Ok.  A few ideas to get you started!  Please share yours!

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Saying Goodbye

rumi wound

My dog died. One day running in and out of the house, albeit somewhat stiffly with his arthritic legs. The next day our house is empty, his collar still laying on the kitchen table where I left it when we came home from the vet.

It’s been a week and I still listen for the jangle of the collar, I still anticipate his body coming alongside me, I still automatically reach for the gate when I leave for the day. I wait for the call from the vet, telling me that he’s ready to be picked up. I rub memories over the open, raw space in my mind, and it still stings each time.

It is the most basic thing. We are born, we live, and we die. And yet I am still a five-year-old, I’m still asking, “Where did he go?” It still feels unfair.

When grief comes, it is a train, running between my ears. When death comes, there is a free fall, with the anticipated crash, and the slow, slow, slow gluing of pieces, never quite the same, even when made whole.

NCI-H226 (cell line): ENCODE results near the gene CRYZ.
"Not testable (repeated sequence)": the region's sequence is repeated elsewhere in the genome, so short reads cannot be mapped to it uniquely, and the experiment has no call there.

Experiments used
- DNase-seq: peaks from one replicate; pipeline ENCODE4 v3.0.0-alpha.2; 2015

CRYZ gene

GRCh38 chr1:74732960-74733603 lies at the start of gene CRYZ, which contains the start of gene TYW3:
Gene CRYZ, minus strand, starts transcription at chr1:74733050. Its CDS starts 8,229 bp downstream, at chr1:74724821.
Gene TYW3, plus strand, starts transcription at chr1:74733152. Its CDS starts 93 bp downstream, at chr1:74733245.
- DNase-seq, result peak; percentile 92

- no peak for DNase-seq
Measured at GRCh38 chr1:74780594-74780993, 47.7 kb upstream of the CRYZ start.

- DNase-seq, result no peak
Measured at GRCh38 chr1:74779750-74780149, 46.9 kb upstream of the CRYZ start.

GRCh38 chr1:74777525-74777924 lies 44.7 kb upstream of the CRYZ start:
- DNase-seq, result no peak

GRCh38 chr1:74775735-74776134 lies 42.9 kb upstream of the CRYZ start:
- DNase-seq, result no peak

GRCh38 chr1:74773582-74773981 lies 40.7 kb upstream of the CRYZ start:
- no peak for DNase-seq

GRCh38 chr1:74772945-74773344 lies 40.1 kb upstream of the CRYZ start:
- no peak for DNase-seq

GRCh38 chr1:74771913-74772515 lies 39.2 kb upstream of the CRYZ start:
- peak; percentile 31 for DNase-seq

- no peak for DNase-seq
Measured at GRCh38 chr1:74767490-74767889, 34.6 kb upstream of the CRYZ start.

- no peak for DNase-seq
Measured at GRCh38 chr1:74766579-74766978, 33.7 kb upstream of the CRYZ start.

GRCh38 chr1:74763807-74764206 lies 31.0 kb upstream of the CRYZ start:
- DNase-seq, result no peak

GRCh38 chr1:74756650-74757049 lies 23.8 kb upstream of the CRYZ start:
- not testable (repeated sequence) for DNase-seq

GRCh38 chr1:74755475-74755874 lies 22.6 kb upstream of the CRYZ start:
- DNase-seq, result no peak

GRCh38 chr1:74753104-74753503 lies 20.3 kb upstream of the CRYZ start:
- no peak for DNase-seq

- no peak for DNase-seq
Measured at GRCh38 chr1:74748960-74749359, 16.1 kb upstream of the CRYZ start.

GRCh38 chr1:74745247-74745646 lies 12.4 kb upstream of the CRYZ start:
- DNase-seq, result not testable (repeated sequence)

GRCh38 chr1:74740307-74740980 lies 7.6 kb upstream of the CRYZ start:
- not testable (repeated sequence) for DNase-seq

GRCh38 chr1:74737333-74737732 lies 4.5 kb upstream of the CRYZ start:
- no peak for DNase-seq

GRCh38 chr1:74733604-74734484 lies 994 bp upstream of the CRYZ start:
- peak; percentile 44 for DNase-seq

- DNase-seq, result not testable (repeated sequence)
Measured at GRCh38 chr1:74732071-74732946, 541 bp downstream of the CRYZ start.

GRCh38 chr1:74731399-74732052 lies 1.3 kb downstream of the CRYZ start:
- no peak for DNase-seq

This is not the first time death has knocked. That does not make it easier.

The day after he died, I went to school. My eyes were stinging: swollen and on fire. But with new sight. They saw the kindred. They saw the other, grieving, calling out to them with a compassion new and alive.

The light entered the wound. Because we all share the wounds. We all hold pain, some with neon signs, most buried deep. But the light hits those wounded places and asks us to be healed. And the healing comes in community.

At lunch I told Grace, “What you’re going through must be so difficult.” And what I meant was, “I share your pain, I allow you to feel it with me. I have pain, too.”

Maybe, when we step back away from the reading, the math, the tests, and the lesson plans, maybe that’s the best we can do.